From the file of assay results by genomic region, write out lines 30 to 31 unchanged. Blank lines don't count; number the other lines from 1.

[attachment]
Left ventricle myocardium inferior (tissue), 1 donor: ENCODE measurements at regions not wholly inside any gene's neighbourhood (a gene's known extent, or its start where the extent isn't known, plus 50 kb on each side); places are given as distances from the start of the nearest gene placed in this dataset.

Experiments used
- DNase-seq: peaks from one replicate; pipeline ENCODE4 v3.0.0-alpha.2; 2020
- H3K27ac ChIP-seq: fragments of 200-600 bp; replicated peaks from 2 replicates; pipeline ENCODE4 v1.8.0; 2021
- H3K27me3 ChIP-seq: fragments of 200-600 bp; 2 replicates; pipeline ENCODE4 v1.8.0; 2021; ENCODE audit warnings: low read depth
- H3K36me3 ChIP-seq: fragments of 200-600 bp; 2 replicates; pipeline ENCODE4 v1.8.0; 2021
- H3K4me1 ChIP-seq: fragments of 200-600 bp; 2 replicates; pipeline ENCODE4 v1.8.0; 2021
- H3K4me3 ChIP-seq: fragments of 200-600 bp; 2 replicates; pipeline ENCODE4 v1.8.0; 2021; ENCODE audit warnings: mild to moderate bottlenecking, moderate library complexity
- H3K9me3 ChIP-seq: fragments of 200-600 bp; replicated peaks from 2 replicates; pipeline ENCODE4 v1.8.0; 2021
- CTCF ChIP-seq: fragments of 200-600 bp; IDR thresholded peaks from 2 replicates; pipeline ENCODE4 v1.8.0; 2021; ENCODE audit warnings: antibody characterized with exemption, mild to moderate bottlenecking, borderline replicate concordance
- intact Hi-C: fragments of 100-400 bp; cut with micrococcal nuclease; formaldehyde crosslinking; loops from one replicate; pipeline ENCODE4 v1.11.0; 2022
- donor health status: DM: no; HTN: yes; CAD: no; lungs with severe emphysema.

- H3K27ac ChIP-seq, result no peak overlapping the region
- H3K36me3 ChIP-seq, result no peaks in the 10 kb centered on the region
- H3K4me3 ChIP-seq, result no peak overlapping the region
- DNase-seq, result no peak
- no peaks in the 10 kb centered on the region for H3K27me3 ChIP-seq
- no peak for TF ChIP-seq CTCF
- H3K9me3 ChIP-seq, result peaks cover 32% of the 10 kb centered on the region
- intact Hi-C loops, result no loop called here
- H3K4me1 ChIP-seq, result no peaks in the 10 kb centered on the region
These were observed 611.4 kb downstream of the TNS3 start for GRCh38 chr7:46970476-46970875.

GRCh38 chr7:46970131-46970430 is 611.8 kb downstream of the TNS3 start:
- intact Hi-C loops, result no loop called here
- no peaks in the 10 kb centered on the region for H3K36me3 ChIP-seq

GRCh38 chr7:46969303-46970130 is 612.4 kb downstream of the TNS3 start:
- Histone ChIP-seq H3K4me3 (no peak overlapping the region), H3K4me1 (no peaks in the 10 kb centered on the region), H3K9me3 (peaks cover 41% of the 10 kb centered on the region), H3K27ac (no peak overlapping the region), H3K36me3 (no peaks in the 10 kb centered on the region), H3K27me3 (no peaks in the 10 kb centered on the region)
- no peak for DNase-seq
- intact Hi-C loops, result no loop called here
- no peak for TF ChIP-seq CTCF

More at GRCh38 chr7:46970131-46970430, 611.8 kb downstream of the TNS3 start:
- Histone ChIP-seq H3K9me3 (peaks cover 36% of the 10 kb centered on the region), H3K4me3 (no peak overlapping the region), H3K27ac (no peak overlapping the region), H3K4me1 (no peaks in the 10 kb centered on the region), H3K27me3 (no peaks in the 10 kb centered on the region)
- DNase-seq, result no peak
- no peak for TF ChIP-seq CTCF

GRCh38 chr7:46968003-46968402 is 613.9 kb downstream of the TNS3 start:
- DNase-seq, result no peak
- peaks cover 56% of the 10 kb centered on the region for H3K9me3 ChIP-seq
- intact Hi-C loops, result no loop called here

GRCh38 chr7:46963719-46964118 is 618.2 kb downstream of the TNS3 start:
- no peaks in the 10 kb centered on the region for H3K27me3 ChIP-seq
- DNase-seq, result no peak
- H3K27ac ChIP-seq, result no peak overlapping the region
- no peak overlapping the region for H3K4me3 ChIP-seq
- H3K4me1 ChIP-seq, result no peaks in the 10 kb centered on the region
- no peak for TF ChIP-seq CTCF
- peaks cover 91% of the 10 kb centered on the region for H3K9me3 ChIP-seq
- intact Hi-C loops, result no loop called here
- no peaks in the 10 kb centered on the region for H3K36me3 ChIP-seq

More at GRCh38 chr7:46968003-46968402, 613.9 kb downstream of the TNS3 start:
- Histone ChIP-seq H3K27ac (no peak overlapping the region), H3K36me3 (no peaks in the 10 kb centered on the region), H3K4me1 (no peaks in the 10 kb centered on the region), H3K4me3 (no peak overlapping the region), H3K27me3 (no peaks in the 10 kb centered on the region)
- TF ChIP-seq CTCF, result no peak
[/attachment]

- no peak for TF ChIP-seq CTCF

More at GRCh38 chr7:46970131-46970430, 611.8 kb downstream of the TNS3 start: